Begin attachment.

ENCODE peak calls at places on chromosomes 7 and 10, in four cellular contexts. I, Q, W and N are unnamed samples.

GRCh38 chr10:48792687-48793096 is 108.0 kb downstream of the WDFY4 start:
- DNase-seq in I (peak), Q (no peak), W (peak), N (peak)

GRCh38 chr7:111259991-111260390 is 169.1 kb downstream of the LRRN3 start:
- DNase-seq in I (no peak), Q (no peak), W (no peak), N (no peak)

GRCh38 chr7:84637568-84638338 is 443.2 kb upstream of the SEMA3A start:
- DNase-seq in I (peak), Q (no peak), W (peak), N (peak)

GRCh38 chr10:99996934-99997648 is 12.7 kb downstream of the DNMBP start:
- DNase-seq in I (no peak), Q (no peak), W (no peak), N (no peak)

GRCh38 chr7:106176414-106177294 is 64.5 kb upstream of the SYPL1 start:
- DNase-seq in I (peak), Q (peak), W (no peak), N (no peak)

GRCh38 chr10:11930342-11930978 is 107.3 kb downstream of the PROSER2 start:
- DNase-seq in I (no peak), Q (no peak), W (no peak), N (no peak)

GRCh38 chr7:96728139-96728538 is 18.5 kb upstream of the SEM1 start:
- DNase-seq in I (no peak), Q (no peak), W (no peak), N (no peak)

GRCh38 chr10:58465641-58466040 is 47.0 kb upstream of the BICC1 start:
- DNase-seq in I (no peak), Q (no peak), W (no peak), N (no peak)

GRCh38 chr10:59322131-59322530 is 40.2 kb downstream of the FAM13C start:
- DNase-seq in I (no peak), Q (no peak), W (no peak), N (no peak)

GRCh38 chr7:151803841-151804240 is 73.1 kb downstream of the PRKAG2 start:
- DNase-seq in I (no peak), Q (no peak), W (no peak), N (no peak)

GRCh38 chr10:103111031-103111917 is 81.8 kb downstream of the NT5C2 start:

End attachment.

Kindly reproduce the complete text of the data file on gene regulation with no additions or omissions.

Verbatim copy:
ENCODE peak calls at places on chromosomes 7 and 10, in four cellular contexts. I, Q, W and N are unnamed samples.

GRCh38 chr10:48792687-48793096 is 108.0 kb downstream of the WDFY4 start:
- DNase-seq in I (peak), Q (no peak), W (peak), N (peak)

GRCh38 chr7:111259991-111260390 is 169.1 kb downstream of the LRRN3 start:
- DNase-seq in I (no peak), Q (no peak), W (no peak), N (no peak)

GRCh38 chr7:84637568-84638338 is 443.2 kb upstream of the SEMA3A start:
- DNase-seq in I (peak), Q (no peak), W (peak), N (peak)

GRCh38 chr10:99996934-99997648 is 12.7 kb downstream of the DNMBP start:
- DNase-seq in I (no peak), Q (no peak), W (no peak), N (no peak)

GRCh38 chr7:106176414-106177294 is 64.5 kb upstream of the SYPL1 start:
- DNase-seq in I (peak), Q (peak), W (no peak), N (no peak)

GRCh38 chr10:11930342-11930978 is 107.3 kb downstream of the PROSER2 start:
- DNase-seq in I (no peak), Q (no peak), W (no peak), N (no peak)

GRCh38 chr7:96728139-96728538 is 18.5 kb upstream of the SEM1 start:
- DNase-seq in I (no peak), Q (no peak), W (no peak), N (no peak)

GRCh38 chr10:58465641-58466040 is 47.0 kb upstream of the BICC1 start:
- DNase-seq in I (no peak), Q (no peak), W (no peak), N (no peak)

GRCh38 chr10:59322131-59322530 is 40.2 kb downstream of the FAM13C start:
- DNase-seq in I (no peak), Q (no peak), W (no peak), N (no peak)

GRCh38 chr7:151803841-151804240 is 73.1 kb downstream of the PRKAG2 start:
- DNase-seq in I (no peak), Q (no peak), W (no peak), N (no peak)

GRCh38 chr10:103111031-103111917 is 81.8 kb downstream of the NT5C2 start: